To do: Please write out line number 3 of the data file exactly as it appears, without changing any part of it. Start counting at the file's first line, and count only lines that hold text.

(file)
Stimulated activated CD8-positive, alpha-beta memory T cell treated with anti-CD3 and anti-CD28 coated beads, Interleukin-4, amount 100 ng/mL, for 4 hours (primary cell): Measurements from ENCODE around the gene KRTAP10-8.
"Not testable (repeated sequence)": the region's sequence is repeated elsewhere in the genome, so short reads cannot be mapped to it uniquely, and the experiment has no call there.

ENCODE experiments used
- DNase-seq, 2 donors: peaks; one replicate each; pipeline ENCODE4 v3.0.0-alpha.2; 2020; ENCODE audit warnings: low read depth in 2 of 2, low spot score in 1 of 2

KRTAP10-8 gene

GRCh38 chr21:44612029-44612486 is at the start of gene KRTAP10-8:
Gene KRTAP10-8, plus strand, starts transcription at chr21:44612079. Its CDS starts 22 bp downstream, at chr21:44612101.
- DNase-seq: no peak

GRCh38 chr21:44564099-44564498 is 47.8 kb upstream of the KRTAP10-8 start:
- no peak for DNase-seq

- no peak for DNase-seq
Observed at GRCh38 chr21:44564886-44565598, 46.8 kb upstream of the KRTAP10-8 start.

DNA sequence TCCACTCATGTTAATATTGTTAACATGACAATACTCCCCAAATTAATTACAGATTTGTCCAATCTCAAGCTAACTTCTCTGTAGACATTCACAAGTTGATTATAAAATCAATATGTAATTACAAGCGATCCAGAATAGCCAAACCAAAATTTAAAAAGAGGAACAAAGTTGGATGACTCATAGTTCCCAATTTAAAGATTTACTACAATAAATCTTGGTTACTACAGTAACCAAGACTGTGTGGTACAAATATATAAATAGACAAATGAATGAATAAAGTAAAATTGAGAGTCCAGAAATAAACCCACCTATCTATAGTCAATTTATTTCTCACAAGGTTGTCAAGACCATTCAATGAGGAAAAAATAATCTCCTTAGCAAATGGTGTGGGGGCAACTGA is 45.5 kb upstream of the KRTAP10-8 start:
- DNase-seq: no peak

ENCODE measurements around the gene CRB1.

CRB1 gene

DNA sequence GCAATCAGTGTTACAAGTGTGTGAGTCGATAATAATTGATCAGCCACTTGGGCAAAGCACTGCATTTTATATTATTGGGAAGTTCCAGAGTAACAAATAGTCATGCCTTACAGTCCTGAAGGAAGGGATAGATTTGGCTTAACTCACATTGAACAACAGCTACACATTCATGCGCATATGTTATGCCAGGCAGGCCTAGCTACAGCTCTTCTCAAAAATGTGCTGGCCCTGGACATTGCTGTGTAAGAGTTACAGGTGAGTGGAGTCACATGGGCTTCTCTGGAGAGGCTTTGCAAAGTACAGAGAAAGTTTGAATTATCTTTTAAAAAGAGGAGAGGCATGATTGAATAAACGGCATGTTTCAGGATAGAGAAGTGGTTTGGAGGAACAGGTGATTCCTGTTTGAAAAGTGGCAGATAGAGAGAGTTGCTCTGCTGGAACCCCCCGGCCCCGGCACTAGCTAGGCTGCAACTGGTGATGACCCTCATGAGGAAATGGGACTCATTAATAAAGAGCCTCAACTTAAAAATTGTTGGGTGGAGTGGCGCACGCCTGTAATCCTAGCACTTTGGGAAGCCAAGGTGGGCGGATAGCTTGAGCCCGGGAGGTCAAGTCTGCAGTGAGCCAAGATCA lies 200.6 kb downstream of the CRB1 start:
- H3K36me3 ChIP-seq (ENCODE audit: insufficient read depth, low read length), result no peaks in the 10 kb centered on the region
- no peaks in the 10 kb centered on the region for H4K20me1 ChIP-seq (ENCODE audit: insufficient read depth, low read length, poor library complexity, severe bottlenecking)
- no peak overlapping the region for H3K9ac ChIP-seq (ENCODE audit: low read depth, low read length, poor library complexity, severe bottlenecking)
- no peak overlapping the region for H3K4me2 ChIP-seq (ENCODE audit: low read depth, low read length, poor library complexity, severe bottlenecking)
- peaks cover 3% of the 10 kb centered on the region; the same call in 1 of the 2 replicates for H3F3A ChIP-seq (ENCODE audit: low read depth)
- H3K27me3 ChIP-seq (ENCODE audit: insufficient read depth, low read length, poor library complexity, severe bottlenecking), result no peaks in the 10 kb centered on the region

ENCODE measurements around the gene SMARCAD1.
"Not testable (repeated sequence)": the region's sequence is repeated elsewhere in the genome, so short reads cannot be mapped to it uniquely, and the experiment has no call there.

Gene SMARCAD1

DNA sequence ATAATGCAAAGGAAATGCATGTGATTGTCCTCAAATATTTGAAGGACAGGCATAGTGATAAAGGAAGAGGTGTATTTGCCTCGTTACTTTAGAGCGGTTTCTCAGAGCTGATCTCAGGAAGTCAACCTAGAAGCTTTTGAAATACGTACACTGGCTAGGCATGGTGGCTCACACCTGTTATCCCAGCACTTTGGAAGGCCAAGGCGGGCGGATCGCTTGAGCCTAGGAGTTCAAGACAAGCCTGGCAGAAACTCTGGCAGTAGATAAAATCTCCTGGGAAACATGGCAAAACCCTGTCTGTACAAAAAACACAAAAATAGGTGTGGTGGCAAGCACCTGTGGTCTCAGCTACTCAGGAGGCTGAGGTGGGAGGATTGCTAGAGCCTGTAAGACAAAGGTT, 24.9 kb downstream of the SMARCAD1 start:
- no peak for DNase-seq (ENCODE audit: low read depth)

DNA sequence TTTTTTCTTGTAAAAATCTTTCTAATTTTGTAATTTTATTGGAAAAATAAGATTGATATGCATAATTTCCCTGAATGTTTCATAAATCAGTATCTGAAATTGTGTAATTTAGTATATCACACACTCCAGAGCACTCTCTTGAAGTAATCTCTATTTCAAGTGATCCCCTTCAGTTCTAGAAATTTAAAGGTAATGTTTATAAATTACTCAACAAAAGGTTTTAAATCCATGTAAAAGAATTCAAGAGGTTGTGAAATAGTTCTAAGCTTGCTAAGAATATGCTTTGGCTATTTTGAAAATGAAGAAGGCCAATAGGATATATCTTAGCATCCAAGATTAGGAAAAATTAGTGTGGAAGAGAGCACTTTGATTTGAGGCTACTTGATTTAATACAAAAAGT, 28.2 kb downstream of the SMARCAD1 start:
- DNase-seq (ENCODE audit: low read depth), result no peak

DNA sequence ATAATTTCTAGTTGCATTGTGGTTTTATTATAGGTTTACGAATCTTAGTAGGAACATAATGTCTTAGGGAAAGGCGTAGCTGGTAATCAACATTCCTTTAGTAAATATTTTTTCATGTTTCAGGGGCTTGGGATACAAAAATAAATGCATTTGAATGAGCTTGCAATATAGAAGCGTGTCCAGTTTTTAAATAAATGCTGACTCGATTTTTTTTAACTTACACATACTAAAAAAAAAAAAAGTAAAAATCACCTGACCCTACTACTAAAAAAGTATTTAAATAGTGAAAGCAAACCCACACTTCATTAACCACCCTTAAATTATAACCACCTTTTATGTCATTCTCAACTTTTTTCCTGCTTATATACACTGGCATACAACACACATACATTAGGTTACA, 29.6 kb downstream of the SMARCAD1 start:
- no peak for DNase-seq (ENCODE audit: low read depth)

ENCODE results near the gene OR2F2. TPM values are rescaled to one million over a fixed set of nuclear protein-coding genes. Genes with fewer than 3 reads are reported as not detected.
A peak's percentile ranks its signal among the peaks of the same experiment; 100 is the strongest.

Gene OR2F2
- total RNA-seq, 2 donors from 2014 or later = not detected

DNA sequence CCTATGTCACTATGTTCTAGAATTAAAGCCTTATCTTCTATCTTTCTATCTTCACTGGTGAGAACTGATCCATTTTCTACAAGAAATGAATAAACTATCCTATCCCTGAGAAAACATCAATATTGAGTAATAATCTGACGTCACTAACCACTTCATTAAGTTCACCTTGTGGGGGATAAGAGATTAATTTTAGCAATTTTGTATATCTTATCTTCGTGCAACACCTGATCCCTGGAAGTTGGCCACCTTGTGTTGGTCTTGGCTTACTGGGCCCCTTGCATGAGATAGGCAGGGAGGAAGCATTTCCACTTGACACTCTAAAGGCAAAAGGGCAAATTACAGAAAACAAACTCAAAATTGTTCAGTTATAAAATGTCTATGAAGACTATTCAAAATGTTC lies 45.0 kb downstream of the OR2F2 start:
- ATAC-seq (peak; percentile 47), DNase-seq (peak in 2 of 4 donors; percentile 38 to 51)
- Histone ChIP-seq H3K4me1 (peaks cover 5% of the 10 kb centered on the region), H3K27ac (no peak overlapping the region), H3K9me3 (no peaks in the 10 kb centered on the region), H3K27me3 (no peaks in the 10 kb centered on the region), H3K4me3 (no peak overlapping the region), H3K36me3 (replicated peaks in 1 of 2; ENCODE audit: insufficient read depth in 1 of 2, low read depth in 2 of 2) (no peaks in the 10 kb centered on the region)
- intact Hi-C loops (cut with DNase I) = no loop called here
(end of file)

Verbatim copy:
ENCODE experiments used